Statement: “Retirement costs are projected to consume one-third of Los Angeles’s budget by 2015, and half of San Diego’s budget by 2025,” Tad Friend, a reporter for The New Yorker magazine, wrote in a Sept. 5, 2011 article.
Analysis: An article in The New Yorker magazine this month detailed the poisonous pension politics in Costa Mesa, an Orange County community where a city worker committed suicide after receiving a layoff notice in March.
The reporter, Tad Friend, referenced San Diego when discussing rising pension costs across California:
“Retirement costs are projected to consume one-third of Los Angeles’s budget by 2015, and half of San Diego’s budget by 2025,” Friend wrote.
San Diego’s pension costs are high. But not that high.
San Diego’s retirement system estimates the citywide pension payment in 2025 will be $468 million. The city’s current budget is $2.8 billion. The pension payment in 2025 would make up 17 percent of the budget.
What if you just count the city’s day-to-day operating budget, which pays for fire, police and other general city services? The answer is higher, but still not close to half the budget. The pension payment would only be 32 percent of today’s $1.1 billion day-to-day budget.
And even if you add the cost of providing health care to retirees, the city’s other major legacy payment, it still doesn’t bump the figures anywhere close to 50 percent.
All these calculations are rough estimates at best. They assume the city’s budget doesn’t grow by inflation between now and 2025. Any budget growth would lessen the pension payment’s impact.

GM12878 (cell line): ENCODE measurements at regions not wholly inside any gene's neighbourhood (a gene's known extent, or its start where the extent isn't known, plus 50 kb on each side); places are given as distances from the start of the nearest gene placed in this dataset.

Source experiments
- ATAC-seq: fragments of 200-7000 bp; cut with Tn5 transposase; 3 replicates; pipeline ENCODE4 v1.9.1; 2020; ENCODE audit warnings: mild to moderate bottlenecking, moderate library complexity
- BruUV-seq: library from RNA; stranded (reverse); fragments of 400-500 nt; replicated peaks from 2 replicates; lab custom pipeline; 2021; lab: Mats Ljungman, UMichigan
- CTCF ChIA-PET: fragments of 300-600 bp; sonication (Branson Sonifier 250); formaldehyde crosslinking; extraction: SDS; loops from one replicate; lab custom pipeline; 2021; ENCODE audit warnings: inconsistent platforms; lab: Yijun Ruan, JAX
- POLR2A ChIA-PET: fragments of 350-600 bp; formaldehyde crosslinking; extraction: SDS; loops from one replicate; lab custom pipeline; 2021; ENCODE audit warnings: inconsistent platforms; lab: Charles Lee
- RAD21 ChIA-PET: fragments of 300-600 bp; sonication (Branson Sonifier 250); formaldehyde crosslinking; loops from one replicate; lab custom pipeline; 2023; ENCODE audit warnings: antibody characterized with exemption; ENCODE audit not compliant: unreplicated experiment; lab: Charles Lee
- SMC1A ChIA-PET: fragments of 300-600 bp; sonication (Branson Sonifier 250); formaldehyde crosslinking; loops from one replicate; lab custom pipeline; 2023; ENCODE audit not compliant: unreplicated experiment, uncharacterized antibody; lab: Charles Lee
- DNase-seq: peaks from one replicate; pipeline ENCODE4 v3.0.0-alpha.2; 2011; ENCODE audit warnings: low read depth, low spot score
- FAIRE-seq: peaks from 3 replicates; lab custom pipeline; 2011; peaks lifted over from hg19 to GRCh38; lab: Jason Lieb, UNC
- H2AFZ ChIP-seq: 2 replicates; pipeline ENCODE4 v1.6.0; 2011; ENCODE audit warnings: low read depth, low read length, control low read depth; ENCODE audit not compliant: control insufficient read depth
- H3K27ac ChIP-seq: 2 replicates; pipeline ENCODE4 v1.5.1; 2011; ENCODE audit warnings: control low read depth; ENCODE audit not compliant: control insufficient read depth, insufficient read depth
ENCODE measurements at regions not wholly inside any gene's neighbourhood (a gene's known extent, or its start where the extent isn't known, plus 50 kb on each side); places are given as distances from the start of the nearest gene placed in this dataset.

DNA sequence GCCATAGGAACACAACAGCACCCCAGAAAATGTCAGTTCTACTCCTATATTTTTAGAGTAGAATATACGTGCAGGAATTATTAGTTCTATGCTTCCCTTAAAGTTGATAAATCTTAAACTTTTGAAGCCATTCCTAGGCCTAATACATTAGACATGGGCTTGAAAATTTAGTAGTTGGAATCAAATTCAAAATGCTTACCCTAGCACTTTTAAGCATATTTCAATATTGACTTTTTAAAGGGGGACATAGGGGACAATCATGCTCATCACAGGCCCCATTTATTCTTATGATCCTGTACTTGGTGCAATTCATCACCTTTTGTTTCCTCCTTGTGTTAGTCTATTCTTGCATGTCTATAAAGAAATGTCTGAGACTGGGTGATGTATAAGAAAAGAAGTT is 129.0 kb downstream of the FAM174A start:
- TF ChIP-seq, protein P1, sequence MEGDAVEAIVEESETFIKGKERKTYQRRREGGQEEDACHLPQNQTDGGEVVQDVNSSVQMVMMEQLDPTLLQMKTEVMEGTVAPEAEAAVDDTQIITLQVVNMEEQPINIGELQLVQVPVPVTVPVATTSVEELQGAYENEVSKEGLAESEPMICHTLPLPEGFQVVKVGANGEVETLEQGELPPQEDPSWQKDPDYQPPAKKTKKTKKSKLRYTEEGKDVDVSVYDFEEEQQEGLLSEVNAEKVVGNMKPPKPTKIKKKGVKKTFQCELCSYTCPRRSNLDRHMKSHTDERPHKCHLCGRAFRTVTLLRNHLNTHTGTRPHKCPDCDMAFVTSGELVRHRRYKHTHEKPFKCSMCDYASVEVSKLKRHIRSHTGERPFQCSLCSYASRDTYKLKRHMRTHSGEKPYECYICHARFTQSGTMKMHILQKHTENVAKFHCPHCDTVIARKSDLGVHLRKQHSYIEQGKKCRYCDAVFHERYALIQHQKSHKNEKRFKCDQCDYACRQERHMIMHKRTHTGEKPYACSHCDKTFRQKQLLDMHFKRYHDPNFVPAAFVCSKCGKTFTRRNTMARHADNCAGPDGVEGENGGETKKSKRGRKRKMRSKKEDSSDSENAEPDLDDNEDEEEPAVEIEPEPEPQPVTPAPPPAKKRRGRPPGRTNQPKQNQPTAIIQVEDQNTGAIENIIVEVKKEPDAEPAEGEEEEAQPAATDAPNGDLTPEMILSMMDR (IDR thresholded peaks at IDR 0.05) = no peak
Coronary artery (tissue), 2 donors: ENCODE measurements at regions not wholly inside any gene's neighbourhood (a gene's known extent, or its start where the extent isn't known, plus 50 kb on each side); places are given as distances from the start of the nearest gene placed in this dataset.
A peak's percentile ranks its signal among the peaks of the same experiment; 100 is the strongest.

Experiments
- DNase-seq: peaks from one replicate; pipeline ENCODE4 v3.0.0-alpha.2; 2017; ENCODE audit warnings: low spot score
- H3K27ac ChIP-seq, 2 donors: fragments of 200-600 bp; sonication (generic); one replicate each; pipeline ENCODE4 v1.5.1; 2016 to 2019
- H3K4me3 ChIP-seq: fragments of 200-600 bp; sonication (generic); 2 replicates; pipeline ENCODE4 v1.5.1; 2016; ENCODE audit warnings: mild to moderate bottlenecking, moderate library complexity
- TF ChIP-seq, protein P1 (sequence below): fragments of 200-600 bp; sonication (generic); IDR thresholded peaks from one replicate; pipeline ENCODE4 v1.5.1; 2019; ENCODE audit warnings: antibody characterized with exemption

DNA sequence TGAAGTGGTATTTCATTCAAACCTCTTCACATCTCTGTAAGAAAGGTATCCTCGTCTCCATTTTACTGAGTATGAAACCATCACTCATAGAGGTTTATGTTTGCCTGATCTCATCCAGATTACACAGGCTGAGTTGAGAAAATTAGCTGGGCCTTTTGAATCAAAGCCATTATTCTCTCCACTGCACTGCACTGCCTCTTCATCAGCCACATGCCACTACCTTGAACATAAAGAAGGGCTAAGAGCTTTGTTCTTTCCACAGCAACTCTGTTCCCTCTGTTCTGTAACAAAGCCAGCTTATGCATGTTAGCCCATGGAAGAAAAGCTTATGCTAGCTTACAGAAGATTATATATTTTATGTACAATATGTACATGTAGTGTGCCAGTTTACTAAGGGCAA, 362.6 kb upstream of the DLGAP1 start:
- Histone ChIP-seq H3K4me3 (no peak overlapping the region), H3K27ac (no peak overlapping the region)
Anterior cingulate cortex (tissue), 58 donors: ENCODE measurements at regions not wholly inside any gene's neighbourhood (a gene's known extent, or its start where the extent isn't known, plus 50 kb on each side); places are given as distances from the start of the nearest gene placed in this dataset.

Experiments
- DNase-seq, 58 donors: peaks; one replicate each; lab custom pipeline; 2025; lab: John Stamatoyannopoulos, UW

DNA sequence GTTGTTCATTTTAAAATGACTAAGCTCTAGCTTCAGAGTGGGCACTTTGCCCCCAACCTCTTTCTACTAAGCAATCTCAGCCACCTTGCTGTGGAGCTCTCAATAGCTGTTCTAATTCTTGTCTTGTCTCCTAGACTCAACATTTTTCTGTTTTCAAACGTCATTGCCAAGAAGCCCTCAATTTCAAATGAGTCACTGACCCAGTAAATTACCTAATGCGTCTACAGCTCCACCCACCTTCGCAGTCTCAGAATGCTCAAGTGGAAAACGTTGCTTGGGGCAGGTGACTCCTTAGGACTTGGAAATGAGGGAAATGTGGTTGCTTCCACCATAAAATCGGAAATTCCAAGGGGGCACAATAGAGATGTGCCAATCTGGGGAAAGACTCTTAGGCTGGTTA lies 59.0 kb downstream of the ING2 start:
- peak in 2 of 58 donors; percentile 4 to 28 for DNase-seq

“Under no circumstance, based upon current projections, would the [pension payment] ever come close to 50% of the budget,” city Chief Operating Officer Jay Goldstone told us in an email.
We contacted Friend with our statistics. He told us The New Yorker relied on a 2010 report on city finances from the San Diego County Civil Grand Jury. The Los Angeles Times has cited the grand jury report, too, Friend said in an email.
The grand jury, a group of ordinary county residents that looks at government agencies each year, also was wrong. Its report said the city’s pension payment in 2025 would make up half the day-to-day operating budget. But the grand jury made a skewed comparison.
It compared a pension payment that covers all city departments, including water and sewer workers, with a budget that doesn’t pay for those services. The result exaggerated the pension payment’s impact.
Told The New Yorker’s source, Goldstone criticized the grand jury for doing a “sloppy job.” He previously lambasted the same report, which a Bloomberg columnist cited, in a letter to the city’s investors.
Because San Diego’s retirement costs aren’t projected to make up half the city’s budget in 2025, we’re rating the claim false. We’ll add a false rating for the grand jury, too.
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Liam Dillon is a news reporter for voiceofsandiego.org. He covers San Diego City Hall, the 2012 mayor’s race and big building projects. What should he write about next?
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